When I went to school, bullying was rife.
This was in the 1980s and I vividly remember one particular bully.
He used to love striking fear into others, psychologically and physically.
Among his favourite targets, besides students he perceived as weaker than himself, were immigrants. I remember one such student who came from overseas to start a new life in a new country - only to be given a hard time as a welcome mat.
The bully used to run up behind this new kid while he was running around the field during PE, and try to trip him up. If the bully was successful, the victim would land on his face.
Either way, the bully squealed with perverse delight. Everyone else was reluctant to get involved for fear of becoming a victim themselves.
There were plenty of other examples, including children being assaulted.
Looking back, the school did a disgraceful job of addressing bullying and the issue was left to fester in classrooms, corridors and out on the grass fields.
Bullying is never far from the headlines and is back in the spotlight this week after the release of the Disability Convention annual report, which highlights major issues facing New Zealanders living with disabilities.
The report identifies bullying, violence and harassment of disabled students in schools.
One mother, Angela Griffiths, bravely spoke out about how her special needs daughter, who has a heart condition, has been verbally bullied, slapped in the face, and kicked at school.
What a disgraceful situation. How can such violence happen? What child would hurt another child like this in any circumstances, let alone when the victim has a medical condition?
Bullying is a cancer, particularly in schools where the problem can be magnified.
Young people lack the maturity to deal with the issue - either as perpetrators or victims.
It is easy to lash out because they lack self control and understanding of how their actions can hurt others.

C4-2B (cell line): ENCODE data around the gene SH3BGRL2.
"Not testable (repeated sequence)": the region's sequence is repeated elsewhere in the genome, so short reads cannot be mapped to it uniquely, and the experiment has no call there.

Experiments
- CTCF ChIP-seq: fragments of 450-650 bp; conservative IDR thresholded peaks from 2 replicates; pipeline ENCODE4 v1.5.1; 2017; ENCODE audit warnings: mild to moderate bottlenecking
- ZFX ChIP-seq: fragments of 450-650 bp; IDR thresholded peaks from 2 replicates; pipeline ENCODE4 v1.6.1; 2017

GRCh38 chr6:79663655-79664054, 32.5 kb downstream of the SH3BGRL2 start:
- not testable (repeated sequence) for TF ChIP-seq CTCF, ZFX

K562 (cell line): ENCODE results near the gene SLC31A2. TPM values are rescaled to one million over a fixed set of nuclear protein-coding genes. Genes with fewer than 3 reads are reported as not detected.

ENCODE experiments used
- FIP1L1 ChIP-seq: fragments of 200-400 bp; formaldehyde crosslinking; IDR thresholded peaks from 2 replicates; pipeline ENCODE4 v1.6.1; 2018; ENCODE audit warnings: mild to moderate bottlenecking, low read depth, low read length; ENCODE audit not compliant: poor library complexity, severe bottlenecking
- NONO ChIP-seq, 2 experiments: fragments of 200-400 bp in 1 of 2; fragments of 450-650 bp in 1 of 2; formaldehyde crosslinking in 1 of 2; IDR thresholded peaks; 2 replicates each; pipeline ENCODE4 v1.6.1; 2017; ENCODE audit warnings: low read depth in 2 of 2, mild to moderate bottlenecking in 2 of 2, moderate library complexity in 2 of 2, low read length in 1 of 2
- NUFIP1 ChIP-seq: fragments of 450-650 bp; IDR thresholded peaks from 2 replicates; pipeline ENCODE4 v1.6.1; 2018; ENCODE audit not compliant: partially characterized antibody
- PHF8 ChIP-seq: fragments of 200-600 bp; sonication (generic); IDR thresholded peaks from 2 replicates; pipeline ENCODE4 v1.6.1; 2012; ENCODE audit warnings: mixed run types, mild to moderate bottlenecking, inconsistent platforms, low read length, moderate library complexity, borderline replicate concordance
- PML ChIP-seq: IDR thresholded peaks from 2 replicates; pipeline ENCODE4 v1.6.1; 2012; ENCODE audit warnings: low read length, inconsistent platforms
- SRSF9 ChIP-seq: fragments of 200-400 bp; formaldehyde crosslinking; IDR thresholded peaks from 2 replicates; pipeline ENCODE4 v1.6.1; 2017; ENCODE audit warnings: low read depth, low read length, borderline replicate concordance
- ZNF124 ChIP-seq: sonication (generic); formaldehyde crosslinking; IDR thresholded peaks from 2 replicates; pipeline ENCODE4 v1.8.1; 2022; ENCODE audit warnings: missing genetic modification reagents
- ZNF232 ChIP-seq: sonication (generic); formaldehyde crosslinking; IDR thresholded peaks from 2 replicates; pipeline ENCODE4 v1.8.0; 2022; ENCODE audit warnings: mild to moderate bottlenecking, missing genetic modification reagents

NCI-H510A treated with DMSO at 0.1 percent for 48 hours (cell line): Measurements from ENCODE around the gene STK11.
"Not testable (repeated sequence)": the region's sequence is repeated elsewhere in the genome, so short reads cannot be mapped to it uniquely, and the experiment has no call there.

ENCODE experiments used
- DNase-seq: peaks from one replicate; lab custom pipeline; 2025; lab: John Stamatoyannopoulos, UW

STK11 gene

And it can be difficult for some children to know how to react when bullied. Do they strike back? Do they tell a teacher or their parents? Will this help, or make the problem worse?
Back when I was in primary school, I can remember a mate's father telling him that if someone hit him at school, he should hit back.
As a youngster, this sounded fair and logical.
Bay of Plenty Times Weekend columnist Garth George also promoted this method of dealing with bullies just a few weeks ago.
George, a veteran journalist who speaks his mind and tells it like it is, says victims need to strike back fast and hard if they are to stop the bully.
Presumably there are people who would agree and examples where this approach might work.
But does this make it right?
I fully defend a person's right to defend themselves if they feel they are in imminent physical danger but there are many other ways of dealing with bullies at school.
Children need to be empowered and educated.
Teachers need to swiftly deal with children identified as bullies.
A zero tolerance policy, a term which is easy to wave about but more difficult to make happen, must translate into practice.
Teachers have to stand up to bullies and use tactics to fix the problem.
As the Education Ministry said this week, anti-bullying programmes are available.
The involvement of parents is also an important aspect.
As a parent, I'd be horrified if my child was guilty of bullying another.
I'd certainly treat the issue with the utmost importance, and I'd like to think I would be able to make a significant impact in stopping it.
But I'd be even more horrified if my daughter was a victim.
I would expect something to be done and promptly. I'd expect some sort of justice, depending on the severity.
It is essential bullying is talked about openly and victims speak up.
Pretending it doesn't happen and failing to adequately deal with incidents will only make it worse.
As a community, we must strive to stop bullies and protect victims - especially the most vulnerable, such as those with special needs.